Outlook '18: Europe AA, acrylate esters supply to ease, demand flat to increase

Source: ICIS News


LONDON (ICIS)--When it comes to considering how the European acrylates market will look in 2018, a lot seems to ride on supply.

The demand picture is a bit clearer as it is expected to be flat to slightly up in line with GDP (gross domestic product) growth, particularly for acrylic acid (AA), and with the potential to be up by around 5-6% as a maximum for some of the acrylate esters.

A reasonably positive estimate for an established market.

AA is used as a raw material to make superabsorbent polymer (SAP) for the manufacture of disposable nappies, surgical pads and other personal care items.

Acrylate esters are used to make paints, coatings, textiles, adhesives, polishes and plastics; and they include methyl acrylate (MA), ethyl acrylate (EA), butyl acrylate (BA) and 2-ethylhexyl acrylate (2-eha).

So, what about supply?

There are a few factors that have been talking points. There is new capacity coming onstream, the termination of the StoHaas joint venture, logistical concerns, as well as lingering supply constraints that have been present in the market in the fourth quarter of 2017.

Nippon Shokubai is bringing a 100,000 tonne/year AA plant on line at Antwerp in 2018, along with an SAP plant of the same capacity. There is no acrylate esters capacity planned for the site.

Once production is running as planned, it could have an impact on imported volumes in that there could be less of a market for them, and players exporting to Europe might need to fight for that.

And with this new AA production in Belgium, it could create additional demand for key feedstock propylene in Europe, which has supply and cost implications upstream.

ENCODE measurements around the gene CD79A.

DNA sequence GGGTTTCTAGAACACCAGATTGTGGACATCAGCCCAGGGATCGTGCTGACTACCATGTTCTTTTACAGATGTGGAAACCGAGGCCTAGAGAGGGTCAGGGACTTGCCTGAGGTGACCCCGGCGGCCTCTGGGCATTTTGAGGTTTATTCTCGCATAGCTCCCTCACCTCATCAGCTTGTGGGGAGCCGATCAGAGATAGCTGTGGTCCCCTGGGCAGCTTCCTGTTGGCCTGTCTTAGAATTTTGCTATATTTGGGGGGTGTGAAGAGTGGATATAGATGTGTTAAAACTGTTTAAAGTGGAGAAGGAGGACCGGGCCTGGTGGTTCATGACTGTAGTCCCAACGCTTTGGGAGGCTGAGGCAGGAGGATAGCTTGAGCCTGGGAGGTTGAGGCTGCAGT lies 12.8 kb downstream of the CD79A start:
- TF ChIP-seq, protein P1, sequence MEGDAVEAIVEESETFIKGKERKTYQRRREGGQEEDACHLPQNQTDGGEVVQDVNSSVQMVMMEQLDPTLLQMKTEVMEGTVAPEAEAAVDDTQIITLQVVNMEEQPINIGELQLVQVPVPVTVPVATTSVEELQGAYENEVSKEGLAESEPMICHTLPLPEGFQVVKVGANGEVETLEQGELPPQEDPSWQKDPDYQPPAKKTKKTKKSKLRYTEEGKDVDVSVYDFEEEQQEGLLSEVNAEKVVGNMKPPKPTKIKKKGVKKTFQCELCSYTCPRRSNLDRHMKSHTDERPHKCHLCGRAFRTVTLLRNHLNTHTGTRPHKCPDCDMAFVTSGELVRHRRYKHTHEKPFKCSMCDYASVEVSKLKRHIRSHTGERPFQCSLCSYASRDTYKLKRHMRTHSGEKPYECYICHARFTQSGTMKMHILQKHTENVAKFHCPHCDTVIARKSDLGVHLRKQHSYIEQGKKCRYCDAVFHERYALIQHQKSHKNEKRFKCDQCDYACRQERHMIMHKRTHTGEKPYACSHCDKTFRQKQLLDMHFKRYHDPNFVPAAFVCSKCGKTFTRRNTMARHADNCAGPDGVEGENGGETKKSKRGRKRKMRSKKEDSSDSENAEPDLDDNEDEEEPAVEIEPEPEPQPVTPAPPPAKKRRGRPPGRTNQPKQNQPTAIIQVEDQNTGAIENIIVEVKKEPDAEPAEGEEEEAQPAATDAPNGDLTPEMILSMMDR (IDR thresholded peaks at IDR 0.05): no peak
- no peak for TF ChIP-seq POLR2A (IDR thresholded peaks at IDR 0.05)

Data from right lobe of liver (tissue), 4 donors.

But, if there is more AA available it could be a somewhat long market in 2018. Margins could then be under pressure if raw materials are priced high and AA prices are low. However, there is also the possibility that any excess AA could be converted into esters.

With regards to the StoHaas joint venture (JV), some players wonder whether there might be a few lines cut at Marl. In early December, Evonik announced that their 50:50 JV with US chemical major Dow Chemical for production of AA was to be terminated.

The JV was set up in 1999 and consisted of two production sites: one in Germany and the other in the US. Now, each facility will go back to the original owner. The facility in Marl, Germany will be owned by Evonik, effective 31 December.

The plant in Deer Park, Texas will go back to Dow’s ownership and will belong to the newly formed DowDuPont.

In addition to AA, BA is likely to also be long. Supply in Europe remains healthy, and there are imports from Russia and Asia also lengthening availability.

Supply for the remainder of the esters is more on the balanced to snug side. And should any interruption to production result in tighter 2-eha supply than was seen in the fourth quarter of 2017, there is the potential that some players will opt to use BA instead of 2-eha, where applications allow.

After a series of planned and unplanned outages in 2017, most plants are returning to maximum capacity. However, with no new investment in western European acrylic monomer in 15-20 years, an unplanned outage is not necessarily an unexpected one.

When there is disruption to production, it generally tightens the market quickly and the impact on pricing can be dramatic.

Availability of 2-eha, EA and MA is a bit limited after supply hiccups in 2017, which saw prices reach three-year highs in some cases, and these products are expected to be snug for at least the first part of the first quarter.

Plant closures in China, driven by the environmental clean-up campaign there, are something to watch but there are so many unknowns with regards to which plants, the capacities in question, and the timing.

One of the challenges for the industry, not only acrylates but the European chemicals industry in more general terms, might be transport.

A shortage of truck drivers has caused delays to deliveries in 2017 and this is expected to be an ongoing challenge in 2018; one which is resulting in an increase in costs in the supply chain.

AA and the esters will act as somewhat different markets in 2018 in terms of supply and demand. But availability overall is expected to be easier than in 2017.